Atchison County Historical Museum

From Wikipedia, the free encyclopedia
Jump to: navigation, search

Atchison County Historical Society Museum is a museum dedicated to preserving the history of Atchison County, Kansas. Both the city of Atchison and Atchison County, Kansas are named after United States Senator and legendary "President for a day" David Rice Atchison.

The Atchison County Historical Society & Museum is located in the historic 1880 Santa Fe Freight Depot (200 S. 10th Street) in Atchison, Kansas. Dedicated to telling the story of Atchison County Kansas the museum features exhibits on Lewis and Clark, Amelia Earhart, Jesse Stone, the Railroad History of Atchison County, the David Rice Atchison World's Smallest "unofficial" Presidential Library and a Military collection with over 200 weapons spanning the Revolutionary War, Civil War and both World Wars.

The Atchison County Historical Society also operates the Independence Creek: Lewis & Clark Historic Site (located at 19917 314th Road in Atchison County) covering 13.5 acres of native grasses and wildflowers and a re-creation of a Kanza Indian Earthlodge, connected by a 5-mile hiking/biking trail to the Atchison riverfront.

The museum also hosts regular temporary and traveling exhibits including a Smithsonian Traveling exhibit from June 27-Aug 9, 2015 called "Hometown Teams."[1]

Background on the Atchison County Historical Society[edit]

Established in 1967, the first museum was opened in 1968. The Society moved into the current museum, the 1880 Santa Fe Depot, in 1989. The Museum hosts quarterly evening adult education programs and sponsors K-12 programming, including a monthly Pioneer Club for 4th-7th grade students.

The Atchison County Historical Society, Inc. is a 501(c)(3) non-profit corporation established in the State of Kansas.

Background on the World's Smallest Presidential Library[edit]

Atchison, a pro-slavery Democrat, was a Senator from Missouri who was consumed by the Kansas issue - if the new state of Kansas would be a free-state or allow the extension of slavery. He is sometimes seen as a key player in the Kansas-Nebraska Act and therefore partially credited with the birth of the state of Kansas.[2]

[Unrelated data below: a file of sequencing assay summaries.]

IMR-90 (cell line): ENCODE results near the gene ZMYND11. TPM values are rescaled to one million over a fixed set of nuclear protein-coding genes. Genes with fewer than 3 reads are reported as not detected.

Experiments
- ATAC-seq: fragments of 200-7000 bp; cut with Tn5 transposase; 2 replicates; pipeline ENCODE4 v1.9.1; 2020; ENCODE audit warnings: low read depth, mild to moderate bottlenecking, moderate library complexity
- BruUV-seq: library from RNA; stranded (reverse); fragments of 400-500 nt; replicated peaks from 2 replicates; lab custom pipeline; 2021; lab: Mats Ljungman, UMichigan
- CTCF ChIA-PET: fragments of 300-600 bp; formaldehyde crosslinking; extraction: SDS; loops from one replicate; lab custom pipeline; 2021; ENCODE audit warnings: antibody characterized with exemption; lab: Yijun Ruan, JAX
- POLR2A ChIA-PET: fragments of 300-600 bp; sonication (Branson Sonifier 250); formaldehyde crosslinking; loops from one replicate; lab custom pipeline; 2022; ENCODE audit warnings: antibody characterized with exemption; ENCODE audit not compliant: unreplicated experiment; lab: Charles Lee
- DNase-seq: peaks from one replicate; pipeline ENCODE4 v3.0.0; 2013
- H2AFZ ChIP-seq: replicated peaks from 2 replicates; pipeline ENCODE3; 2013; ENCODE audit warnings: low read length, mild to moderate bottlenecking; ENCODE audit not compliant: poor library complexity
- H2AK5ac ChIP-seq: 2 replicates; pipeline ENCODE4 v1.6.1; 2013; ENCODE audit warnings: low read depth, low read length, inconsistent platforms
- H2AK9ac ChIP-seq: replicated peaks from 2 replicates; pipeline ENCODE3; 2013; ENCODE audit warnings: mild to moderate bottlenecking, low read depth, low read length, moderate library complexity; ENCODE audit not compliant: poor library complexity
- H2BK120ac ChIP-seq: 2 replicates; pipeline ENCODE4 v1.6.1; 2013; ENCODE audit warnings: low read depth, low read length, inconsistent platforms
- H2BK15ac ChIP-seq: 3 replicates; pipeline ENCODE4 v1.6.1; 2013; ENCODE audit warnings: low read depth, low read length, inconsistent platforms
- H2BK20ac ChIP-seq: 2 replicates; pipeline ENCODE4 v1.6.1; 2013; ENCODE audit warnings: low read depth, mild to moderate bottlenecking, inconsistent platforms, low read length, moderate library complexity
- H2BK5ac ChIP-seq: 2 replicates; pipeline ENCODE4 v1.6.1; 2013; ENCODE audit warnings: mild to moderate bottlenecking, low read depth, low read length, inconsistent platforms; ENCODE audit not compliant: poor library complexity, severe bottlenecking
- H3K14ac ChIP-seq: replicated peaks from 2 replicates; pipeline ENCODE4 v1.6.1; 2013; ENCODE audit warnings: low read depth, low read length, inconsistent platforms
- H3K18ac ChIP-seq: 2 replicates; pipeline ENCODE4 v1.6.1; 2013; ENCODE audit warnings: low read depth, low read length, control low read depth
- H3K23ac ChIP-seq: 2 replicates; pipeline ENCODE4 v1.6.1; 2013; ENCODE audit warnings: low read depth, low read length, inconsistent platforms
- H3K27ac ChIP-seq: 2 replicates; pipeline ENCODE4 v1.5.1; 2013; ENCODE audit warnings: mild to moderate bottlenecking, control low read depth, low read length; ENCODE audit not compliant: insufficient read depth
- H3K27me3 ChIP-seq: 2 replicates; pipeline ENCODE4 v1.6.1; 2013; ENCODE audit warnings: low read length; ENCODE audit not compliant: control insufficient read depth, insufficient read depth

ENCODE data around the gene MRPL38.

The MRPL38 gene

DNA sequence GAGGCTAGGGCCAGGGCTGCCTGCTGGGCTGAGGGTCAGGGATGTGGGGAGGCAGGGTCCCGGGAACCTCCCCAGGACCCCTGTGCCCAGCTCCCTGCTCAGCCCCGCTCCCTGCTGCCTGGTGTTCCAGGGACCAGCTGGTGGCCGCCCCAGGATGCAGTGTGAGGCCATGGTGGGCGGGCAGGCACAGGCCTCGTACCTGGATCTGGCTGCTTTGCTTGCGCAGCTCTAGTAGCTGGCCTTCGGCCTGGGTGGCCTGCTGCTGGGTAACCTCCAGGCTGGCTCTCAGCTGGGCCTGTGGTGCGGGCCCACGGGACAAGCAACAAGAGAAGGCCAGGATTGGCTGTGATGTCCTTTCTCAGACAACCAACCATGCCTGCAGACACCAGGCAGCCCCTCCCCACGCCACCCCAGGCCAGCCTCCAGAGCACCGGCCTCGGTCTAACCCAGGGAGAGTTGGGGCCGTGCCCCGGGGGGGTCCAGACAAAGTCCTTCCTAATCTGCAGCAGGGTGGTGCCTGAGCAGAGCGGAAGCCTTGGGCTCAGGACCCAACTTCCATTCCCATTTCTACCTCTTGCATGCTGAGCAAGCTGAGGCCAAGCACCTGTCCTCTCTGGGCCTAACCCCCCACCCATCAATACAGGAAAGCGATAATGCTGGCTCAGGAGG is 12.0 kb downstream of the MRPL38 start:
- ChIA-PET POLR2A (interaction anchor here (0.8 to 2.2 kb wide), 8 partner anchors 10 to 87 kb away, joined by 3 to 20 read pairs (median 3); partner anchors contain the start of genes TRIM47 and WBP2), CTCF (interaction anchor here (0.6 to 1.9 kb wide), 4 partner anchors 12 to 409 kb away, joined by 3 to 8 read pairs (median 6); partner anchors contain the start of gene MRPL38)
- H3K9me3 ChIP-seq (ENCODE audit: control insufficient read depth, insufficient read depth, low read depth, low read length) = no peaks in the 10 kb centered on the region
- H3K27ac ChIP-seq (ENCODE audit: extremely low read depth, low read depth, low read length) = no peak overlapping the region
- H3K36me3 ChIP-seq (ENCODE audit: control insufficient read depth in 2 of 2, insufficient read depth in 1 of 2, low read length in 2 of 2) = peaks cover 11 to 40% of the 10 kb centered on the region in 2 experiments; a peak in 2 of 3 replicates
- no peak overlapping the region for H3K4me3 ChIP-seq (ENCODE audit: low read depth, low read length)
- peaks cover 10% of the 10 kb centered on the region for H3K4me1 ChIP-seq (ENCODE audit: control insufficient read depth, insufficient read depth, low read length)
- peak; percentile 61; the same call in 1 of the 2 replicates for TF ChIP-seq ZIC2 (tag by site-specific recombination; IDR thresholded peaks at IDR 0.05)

Some claim that Atchison technically was President of the United States for 24 hours—from noon Sunday, March 4, 1849 to noon Monday, March 5, 1849. Outgoing President James Polk's term expired at noon on that day, and his Vice-President George M. Dallas had already left office and left Washington D.C. to ensure the Senate would elect a President Pro Tem - David Rice Atchison. The President-elect, Zachary Taylor, refused to be sworn into office on the sabbath (Sunday). Taylor's Vice Presidential running mate, Millard Fillmore, likewise was not inaugurated. As President Pro Tempore of the Senate from the prior U.S. Congress, under the presidential succession law in place at the time, Atchison was third in line of Presidential succession.[2] For those 24 hours Senator David Rice Atchison was the highest ranking elected official in the U.S. The Atchison County Historical Society Museum's exhibit leaves the determination up to the visitor if that means Atchison was President or not.

Background on the Independence Creek: Lewis and Clark Historic Site[edit]

Open Sunrise to Sunset year round. Located 5 miles north of Atchison's Main Street this site may be reached by car or by hiking/biking trail. The 13.5 acre site has reestablished the prairie as seen by the Corps of Discovery and encompasses a stretch of Independence Creek referred to by Captain William Clark in his July 4, 1804 journal entry. A pedestrian bridge completes the 5-mile trail link to the Atchison Riverfront. A re-creation of a 1724-1804 era Kanza Indian Earthlodge interprets the Kanza habitation of this location.


Because of David Rice Atchison's 24‑hour brush with greatness and the accumulated materials in the exhibit about his political career this part of the museum is named "The David Rice Atchison World's Smallest 'unofficial' Presidential Library"[2]


  1. ^ "Museum on Main Street, Smithsonian Institution: Hometown Teams". Retrieved 2015-06-01. 
  2. ^ a b c Kansas Profile - Now That's Rural Archived September 12, 2006, at the Wayback Machine. for the Kansas State University website by Ron Wilson on February 8, 2006. Retrieved April 10, 2006.

External links[edit]

Coordinates: 39°33′36″N 95°07′36″W / 39.56000°N 95.12667°W / 39.56000; -95.12667

  1. ^ Hail to the Chiefs - Kansas City Public Library Presidential Speaker Series, 2015-04-17, retrieved 2015-06-01